If you like coffee, why not head over to UCC’s musuem? A 20 minute train ride from central Kobe, the museum showcases UCC’s history, as well as the culture and interesting facts of coffee. Admission fee includes a freshly brewed cup of UCC coffee.

Everything started with this little coffee tree!
What a huge cup!


Opposite UCC Museum is IKEA, the world’s largest furniture retailer founded in Sweden. First established in Japan in 1974 but pulled out in 1986, IKEA returned in 2006 and has been thriving since.

IKEA in Kobe


Central Kobe:

Overview of Kobe. (from japan-guide.com)


Mount Maya and Mount Rokko are Kobe’s best known mountains for their stunning night views. Both have ropeways for tourists to get to the top. For the adventurous, both peaks are accessible by foot.

Starting from Shin-Kobe station, a 15 minute hike through the woods takes you to Nunobiki Falls. A further 20 minute hike leads to Nunobiki Herb Garden, one of Japan’s largest herb gardens with hundreds of herb species and seasonal flowers. A glasshouse in the garden makes growing flowers and fruits such as guavas and papayas possible throughout the year.

Nunobiki Falls
View from the top of Mount Maya


Various small tourist attractions can be found on Mount Rokko, including a botanical garden, a music box museum, a pasture with flowers and sheep, Japan’s first golf course and Rokko Garden Terrace, restaurants, shops and an observation deck.

View from the top of Mount Rokko


Arima Onsen is a famous hot spring town with more than a thousand years history, and is considered one of Japan’s oldest hot spring resorts. Due to its compact size, the small town can be explored entirely on foot. The town has two types of hot spring waters which spring up at various sources around town: the Kinsen (“gold water”) is colored brown with iron deposits and is said to be good for skin ailments and muscle pain, while the clear Ginsen (“silver water”) contains radium and carbonate and is said to cure various muscle and joint ailments.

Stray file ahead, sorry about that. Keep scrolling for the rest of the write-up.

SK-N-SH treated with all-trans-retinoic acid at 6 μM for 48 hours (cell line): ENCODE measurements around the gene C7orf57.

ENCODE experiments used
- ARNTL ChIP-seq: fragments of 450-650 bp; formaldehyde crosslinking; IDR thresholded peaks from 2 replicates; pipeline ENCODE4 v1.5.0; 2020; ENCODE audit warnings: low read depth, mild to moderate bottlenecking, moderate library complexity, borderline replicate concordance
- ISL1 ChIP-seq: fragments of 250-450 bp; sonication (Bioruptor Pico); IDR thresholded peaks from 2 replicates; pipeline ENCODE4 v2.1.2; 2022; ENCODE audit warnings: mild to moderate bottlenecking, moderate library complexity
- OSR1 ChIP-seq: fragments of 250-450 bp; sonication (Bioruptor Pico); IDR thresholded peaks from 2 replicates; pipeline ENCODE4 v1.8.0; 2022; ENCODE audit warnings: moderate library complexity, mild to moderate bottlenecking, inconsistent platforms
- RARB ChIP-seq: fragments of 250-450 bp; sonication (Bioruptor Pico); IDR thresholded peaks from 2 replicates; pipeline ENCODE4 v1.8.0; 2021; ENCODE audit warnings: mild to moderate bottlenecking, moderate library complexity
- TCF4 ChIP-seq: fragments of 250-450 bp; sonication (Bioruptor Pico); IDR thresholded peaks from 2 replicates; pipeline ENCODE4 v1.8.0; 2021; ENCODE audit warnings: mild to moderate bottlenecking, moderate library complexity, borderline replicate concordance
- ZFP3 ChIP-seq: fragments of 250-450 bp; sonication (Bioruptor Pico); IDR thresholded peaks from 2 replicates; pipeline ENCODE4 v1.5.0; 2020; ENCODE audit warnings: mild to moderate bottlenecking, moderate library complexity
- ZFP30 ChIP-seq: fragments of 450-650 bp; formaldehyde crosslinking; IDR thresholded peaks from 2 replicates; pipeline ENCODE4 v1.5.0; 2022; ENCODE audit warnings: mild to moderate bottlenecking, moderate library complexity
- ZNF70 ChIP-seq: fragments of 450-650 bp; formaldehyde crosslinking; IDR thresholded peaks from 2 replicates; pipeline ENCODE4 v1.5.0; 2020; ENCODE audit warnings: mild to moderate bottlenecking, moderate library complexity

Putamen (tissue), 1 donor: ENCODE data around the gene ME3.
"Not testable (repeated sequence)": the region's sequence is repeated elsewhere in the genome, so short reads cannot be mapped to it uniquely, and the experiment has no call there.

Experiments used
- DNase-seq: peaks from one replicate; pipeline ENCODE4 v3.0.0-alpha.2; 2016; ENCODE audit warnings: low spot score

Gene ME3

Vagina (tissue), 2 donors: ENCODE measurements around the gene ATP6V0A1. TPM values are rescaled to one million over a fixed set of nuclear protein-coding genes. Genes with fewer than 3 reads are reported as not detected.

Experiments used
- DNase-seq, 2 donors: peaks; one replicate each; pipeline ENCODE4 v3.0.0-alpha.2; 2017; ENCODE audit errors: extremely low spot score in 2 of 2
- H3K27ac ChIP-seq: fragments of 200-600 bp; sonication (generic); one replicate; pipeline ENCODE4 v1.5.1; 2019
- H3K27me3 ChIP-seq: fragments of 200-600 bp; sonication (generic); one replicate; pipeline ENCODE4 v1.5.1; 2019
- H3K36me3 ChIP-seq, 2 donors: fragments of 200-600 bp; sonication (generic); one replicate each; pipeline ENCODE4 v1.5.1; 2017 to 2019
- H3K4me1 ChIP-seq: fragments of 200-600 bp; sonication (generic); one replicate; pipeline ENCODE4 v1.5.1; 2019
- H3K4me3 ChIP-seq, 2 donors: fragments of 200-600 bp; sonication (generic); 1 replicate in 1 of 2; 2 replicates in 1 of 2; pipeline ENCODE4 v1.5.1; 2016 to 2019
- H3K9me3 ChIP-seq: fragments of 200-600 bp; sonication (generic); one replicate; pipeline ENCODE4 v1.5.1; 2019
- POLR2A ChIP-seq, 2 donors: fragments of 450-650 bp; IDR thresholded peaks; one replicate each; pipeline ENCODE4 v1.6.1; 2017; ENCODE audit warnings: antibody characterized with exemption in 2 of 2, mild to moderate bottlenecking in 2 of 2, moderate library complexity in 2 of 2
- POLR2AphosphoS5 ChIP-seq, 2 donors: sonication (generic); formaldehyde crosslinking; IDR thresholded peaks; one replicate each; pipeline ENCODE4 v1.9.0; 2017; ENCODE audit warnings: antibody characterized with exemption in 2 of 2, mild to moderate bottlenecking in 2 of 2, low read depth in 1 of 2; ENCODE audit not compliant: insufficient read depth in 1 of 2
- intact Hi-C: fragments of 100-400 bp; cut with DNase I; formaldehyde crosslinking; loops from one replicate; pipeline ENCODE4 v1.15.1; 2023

Kobe Luminarie is a light festival held every December since 1995, to commemorate the Great Hanshin Earthquake. Lights are turned on every evening for about two weeks.

Kobe Luminarie 2013


Nankinmachi (“Nanjing town”) is one of three Chinatowns in Japan. There are over a hundred Chinese restaurants, shops, three traditional Chinese-style gates, a pavillion, and a Chinese temple.

Chinatown map (from nankinmachi’s site)
Kobe Chinatown


Ikuta Shrine is an ancient shrine with over 1800 years of history. It has suffered both natural and man-made disasters in the form of heavy flooding from the river in 1938, the World War Two air raids on Kobe in 1945, and the damage from the Great Hanshin Earthquake in 1995. But each time it has risen from the ashes, leading people to venerate it as the god of resurrection.



Kobe Port Tower is a unique, red-painted steel structure at 108 metres. Two floors of the tower house a restaurant and a rotating cafe, while the other three house observation decks that provide 360-degree views of the city from approximately 100 metres above ground.

Kobe Tower


Meriken Park is a waterfront park in Kobe’s port area. Built on reclaimed land, the park is covered in grassy lawn and open courtyards dotted with a collection of modern art installations and fountains. A small memorial in the park commemorates the many victims who were killed in the port during the Great Hanshin Earthquake. A section of the damage has been left unrepaired as a reminder of the earthquake’s tremendous destructive power.

Meriken Park